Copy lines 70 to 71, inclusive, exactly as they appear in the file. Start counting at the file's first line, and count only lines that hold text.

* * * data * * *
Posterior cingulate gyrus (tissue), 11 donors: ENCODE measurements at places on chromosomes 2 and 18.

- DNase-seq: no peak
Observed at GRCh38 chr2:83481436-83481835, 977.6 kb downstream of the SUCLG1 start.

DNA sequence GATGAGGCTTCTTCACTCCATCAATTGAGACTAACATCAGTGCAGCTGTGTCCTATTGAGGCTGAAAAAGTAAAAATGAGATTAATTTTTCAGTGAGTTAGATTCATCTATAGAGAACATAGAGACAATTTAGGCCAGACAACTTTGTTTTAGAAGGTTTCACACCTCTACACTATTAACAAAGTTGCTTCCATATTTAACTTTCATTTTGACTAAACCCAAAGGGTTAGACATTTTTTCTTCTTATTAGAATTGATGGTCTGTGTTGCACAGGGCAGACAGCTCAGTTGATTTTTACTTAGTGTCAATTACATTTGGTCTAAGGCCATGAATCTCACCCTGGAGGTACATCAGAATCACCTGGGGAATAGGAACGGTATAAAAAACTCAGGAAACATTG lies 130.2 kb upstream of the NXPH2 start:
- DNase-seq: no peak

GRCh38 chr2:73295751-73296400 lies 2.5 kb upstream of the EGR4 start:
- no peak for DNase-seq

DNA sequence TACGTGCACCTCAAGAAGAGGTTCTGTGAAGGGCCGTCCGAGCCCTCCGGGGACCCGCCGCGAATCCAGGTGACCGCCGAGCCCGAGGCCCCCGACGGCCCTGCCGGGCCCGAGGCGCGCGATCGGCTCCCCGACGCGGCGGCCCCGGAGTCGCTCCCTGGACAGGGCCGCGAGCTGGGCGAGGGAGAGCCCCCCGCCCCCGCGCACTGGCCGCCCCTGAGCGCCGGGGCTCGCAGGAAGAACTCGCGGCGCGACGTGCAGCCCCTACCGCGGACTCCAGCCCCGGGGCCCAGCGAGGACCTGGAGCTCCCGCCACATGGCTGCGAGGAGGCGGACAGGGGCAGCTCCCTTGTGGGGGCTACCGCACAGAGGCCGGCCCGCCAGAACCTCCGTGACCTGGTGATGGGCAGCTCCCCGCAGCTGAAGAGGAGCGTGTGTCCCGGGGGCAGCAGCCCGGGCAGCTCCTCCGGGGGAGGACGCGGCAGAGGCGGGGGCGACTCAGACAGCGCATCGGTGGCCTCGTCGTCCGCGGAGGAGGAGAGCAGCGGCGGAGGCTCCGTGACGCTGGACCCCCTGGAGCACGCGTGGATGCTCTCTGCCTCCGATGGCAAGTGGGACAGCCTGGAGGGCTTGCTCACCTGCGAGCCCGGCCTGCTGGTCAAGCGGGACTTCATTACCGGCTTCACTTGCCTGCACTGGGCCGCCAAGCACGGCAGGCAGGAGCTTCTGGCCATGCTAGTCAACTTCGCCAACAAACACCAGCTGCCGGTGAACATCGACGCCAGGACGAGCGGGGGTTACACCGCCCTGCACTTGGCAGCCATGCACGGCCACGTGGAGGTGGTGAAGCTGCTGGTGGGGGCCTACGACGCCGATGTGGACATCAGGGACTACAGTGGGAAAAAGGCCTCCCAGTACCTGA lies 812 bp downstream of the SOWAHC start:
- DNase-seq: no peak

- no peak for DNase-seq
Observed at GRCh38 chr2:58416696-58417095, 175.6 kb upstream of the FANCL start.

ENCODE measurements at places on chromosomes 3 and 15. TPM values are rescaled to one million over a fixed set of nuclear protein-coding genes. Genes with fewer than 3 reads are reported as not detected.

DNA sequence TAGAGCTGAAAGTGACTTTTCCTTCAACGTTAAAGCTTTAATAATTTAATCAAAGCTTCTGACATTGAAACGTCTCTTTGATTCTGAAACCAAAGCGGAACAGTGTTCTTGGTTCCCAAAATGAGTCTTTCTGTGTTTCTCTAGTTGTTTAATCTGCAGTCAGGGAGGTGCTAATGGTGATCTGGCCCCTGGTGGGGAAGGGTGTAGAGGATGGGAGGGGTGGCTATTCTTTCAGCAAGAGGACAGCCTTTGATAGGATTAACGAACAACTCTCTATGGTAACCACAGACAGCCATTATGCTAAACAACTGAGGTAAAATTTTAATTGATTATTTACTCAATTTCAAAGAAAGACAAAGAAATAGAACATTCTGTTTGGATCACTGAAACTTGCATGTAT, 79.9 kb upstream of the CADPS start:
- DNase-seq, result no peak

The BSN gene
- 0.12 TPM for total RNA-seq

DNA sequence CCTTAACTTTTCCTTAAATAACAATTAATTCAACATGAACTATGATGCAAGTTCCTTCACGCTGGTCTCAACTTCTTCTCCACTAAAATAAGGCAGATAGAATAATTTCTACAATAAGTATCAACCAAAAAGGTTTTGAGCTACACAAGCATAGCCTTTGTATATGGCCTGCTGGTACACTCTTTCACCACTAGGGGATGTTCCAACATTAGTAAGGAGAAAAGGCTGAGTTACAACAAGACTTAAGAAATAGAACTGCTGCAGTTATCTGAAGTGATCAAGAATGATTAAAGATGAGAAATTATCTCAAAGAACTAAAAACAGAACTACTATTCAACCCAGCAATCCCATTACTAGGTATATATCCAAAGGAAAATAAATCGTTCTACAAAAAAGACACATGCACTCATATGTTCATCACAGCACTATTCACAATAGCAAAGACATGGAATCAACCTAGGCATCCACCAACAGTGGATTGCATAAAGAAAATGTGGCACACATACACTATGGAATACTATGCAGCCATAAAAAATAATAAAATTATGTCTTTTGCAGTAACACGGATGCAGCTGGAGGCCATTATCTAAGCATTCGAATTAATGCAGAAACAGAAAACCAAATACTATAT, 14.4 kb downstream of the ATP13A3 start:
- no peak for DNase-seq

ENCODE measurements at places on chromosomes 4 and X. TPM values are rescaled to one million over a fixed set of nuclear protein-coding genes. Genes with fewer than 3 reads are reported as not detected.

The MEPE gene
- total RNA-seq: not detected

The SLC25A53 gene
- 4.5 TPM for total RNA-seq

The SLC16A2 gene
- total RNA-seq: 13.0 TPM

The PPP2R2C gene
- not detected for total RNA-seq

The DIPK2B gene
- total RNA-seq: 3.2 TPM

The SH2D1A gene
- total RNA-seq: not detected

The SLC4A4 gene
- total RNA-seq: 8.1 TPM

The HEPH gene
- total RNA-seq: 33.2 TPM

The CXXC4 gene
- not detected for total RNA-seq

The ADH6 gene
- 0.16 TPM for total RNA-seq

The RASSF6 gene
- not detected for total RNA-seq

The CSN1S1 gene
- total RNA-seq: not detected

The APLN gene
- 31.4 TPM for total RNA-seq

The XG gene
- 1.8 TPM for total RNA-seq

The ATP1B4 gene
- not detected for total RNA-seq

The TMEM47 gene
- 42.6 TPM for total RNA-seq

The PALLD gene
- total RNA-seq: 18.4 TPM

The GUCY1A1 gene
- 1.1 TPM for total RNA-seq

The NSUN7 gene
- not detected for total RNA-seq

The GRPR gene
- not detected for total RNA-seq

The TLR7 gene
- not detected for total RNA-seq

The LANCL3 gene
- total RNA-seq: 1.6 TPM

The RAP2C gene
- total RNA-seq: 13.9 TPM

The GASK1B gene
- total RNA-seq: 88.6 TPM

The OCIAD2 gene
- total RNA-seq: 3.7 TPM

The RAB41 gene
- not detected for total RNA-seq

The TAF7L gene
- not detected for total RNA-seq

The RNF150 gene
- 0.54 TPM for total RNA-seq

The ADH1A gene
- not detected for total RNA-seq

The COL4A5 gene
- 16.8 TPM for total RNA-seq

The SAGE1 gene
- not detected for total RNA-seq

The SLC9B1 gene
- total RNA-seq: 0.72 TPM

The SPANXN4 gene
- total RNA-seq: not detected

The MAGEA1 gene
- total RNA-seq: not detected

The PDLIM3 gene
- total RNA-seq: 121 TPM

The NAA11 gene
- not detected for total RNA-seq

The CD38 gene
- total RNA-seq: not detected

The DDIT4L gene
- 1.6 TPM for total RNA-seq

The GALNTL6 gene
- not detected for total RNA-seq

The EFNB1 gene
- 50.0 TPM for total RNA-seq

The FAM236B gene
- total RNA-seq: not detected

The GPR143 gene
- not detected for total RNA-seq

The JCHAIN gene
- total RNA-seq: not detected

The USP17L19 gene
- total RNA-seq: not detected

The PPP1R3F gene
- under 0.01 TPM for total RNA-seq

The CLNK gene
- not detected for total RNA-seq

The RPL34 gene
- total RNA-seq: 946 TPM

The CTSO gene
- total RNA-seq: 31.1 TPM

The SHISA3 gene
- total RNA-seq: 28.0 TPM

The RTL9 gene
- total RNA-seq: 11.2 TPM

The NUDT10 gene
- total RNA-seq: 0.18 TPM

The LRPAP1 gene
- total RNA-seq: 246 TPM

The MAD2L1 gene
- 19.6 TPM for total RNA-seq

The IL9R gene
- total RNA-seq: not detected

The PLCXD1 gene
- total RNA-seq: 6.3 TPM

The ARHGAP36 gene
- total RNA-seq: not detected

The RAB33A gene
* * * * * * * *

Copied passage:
The RAB41 gene
- not detected for total RNA-seq